You may think wasted food would compost easily and give nutrients back to the earth like in the garden compost pile. Food scraps in both the compost heap and landfill are decomposed by aerobic bacteria that deplete the oxygen.
Once the oxygen is depleted, anaerobic bacteria take over the job, producing methane. A green house gas more powerful than carbon dioxide, methane gas can be produced from this waste in a landfill for up to 60 years.
According to a recent study, 39% of the available food supply, 1,400 calories per day per person in the US, is wasted every day from food left on the plate, spoilage and food disposed for other reasons.
So, what can you do to save money and resources?
- Plan your meals so that there are no leftovers, or so that you can turn leftovers into another tasty meal. If someone in the household turns up their nose at leftovers, explain how they are helping to save the environment, and your food budget.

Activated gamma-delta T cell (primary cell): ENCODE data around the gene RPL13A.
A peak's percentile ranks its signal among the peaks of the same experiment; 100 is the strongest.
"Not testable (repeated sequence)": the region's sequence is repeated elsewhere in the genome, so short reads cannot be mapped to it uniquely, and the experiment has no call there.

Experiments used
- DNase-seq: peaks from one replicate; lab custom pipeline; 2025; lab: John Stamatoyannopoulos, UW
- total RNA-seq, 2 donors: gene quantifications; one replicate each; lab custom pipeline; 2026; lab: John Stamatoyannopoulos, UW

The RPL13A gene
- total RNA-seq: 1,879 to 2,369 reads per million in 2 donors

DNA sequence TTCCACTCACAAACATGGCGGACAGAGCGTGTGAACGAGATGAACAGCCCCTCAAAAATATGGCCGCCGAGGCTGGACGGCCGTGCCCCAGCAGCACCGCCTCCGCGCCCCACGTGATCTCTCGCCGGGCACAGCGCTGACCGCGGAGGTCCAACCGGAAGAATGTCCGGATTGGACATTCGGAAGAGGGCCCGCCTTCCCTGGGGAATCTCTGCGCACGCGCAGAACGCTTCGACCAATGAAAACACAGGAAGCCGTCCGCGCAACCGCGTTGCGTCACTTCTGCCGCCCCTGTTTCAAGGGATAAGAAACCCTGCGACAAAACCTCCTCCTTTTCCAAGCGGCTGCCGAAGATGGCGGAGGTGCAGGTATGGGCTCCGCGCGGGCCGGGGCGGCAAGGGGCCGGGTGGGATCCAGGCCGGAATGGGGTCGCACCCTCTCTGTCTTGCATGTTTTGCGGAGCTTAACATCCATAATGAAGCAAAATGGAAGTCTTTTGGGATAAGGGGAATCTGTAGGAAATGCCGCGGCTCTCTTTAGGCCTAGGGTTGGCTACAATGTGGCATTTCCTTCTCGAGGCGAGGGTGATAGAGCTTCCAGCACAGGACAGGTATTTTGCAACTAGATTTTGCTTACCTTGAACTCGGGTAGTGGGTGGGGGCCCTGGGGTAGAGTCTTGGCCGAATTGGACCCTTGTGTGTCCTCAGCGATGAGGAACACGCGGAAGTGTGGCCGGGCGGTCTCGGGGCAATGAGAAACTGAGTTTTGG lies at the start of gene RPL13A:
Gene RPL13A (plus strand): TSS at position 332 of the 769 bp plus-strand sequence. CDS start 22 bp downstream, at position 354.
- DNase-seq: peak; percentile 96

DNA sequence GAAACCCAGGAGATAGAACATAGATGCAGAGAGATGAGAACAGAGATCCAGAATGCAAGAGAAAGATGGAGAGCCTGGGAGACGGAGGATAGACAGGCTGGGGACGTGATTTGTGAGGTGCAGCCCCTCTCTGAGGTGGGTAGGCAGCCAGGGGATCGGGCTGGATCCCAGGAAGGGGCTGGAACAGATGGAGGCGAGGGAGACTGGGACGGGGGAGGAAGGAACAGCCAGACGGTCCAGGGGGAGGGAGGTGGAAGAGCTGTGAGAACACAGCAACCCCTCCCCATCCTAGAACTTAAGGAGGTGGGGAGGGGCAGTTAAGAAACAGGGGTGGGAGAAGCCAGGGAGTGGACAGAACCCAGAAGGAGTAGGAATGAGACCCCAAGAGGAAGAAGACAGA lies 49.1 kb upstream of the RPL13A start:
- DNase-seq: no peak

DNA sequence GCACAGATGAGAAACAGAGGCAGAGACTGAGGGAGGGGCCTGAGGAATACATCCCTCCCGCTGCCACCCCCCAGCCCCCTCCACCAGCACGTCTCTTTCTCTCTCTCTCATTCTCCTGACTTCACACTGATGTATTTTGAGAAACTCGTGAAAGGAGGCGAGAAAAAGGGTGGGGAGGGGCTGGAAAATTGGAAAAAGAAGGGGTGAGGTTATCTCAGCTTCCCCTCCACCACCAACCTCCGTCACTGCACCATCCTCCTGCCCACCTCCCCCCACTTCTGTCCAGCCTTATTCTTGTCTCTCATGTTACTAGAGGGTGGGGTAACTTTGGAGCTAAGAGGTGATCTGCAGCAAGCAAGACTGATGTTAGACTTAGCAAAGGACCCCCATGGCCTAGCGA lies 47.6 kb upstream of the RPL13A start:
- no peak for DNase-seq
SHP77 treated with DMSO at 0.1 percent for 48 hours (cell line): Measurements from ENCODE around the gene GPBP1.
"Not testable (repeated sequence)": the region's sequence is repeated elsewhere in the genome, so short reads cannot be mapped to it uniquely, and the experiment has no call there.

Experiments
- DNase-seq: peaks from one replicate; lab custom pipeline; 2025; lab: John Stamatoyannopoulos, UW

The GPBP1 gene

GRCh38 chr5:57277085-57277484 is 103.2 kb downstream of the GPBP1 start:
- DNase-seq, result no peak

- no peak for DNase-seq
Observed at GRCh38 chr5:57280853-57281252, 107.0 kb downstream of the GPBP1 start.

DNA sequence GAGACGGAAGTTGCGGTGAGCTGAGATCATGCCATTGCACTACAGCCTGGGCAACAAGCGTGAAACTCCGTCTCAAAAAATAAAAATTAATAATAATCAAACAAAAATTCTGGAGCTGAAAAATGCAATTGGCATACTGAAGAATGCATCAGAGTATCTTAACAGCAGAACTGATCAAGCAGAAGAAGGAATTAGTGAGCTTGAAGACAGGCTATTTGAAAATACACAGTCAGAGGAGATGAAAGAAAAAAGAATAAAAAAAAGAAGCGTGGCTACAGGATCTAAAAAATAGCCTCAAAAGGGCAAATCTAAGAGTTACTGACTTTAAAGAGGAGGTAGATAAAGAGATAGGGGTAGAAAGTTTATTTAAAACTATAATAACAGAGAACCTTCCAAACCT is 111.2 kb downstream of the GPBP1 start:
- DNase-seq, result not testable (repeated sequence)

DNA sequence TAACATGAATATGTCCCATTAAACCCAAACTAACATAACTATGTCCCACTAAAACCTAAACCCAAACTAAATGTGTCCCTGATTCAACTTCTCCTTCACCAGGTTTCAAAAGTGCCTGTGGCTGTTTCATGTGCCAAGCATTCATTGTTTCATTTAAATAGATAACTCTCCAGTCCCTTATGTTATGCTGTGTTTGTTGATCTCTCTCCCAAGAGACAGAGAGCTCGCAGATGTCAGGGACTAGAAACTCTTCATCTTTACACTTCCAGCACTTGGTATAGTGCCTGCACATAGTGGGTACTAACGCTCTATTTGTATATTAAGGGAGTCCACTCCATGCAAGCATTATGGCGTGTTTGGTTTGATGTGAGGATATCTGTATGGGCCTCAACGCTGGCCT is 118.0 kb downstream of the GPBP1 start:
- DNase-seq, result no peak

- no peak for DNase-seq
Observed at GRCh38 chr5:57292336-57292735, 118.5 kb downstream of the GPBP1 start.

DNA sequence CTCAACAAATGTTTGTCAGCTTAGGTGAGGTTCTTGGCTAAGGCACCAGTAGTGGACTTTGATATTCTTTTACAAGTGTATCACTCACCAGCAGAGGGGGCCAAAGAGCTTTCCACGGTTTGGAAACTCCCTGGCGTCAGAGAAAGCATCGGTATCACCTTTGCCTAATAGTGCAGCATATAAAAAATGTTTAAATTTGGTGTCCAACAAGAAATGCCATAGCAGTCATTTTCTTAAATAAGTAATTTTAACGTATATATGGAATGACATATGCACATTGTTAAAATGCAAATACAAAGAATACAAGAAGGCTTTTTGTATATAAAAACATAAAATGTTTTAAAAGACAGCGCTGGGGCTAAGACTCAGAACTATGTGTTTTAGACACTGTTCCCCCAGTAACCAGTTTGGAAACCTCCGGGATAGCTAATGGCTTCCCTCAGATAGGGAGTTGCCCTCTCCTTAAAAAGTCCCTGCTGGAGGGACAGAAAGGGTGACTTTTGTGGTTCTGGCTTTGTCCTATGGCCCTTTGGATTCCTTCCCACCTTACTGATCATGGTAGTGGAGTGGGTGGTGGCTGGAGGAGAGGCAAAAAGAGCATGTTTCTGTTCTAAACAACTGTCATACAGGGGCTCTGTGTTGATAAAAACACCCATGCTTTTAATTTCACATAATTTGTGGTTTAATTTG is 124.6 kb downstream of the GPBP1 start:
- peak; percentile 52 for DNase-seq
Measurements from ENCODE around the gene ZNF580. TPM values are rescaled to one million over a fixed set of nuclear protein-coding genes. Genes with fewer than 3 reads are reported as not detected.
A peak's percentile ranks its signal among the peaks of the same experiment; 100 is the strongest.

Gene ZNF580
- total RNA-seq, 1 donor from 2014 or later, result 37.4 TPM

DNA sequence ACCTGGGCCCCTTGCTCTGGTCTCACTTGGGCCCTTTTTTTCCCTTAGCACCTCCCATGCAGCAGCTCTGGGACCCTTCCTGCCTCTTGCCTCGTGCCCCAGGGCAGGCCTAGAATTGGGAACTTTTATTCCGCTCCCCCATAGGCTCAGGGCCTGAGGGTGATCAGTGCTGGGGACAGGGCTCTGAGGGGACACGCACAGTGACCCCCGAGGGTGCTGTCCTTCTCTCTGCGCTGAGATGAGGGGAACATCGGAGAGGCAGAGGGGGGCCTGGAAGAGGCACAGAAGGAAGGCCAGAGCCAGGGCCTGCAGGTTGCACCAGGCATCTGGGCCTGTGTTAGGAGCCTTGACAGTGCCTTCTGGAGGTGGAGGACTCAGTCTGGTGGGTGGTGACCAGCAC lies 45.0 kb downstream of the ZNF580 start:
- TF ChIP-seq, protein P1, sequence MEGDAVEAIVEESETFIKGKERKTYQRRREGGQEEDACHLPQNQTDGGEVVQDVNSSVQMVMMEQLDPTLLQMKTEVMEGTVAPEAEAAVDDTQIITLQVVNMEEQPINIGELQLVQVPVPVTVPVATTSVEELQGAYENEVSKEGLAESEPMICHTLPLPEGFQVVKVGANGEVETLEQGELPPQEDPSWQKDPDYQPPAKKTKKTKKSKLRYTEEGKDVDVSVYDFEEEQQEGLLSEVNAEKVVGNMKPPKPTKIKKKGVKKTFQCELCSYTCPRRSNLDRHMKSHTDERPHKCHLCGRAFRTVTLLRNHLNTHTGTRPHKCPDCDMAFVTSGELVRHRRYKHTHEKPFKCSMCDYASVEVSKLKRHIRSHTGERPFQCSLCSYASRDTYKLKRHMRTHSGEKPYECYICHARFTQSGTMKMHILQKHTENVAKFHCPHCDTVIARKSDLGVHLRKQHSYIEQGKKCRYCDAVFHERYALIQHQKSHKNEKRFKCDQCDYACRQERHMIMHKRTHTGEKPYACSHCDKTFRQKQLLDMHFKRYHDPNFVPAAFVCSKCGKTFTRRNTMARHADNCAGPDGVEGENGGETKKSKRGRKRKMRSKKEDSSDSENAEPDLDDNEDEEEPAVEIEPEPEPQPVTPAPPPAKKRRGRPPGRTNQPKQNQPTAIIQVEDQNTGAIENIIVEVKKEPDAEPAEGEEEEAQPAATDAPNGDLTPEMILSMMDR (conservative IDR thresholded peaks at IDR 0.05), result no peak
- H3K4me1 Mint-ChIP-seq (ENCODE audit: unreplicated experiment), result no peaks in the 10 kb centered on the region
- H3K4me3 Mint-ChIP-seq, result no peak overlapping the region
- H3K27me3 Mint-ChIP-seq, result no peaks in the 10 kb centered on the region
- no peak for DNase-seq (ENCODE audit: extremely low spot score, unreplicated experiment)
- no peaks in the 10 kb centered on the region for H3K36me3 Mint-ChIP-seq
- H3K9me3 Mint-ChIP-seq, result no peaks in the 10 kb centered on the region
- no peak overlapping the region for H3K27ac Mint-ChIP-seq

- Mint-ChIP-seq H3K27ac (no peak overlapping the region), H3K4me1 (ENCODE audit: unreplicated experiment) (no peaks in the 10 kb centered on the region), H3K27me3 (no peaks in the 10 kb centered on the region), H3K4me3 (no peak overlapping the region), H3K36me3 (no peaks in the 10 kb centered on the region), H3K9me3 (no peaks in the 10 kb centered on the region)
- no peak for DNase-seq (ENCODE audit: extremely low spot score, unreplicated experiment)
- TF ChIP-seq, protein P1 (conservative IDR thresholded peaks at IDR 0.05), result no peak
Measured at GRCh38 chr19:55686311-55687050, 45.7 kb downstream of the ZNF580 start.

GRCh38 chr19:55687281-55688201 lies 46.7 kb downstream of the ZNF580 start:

- Store your purchased food properly so that there is no waste due to spoilage.
- Order a smaller portion unless you know you’ll consume what’s in the doggie bag when you eat out. Many appetizers make a good meal, and a lot of restaurants will allow their menu items to be shared.
How do you handle your leftovers? Share your tips and recipes in the comments section below.
Hall KD, Guo J, Dore M, Chow CC (2009) The Progressive Increase of Food Waste in America and Its Environmental Impact. PLoS ONE 4(11): e7940. doi:10.1371/journal.pone.0007940
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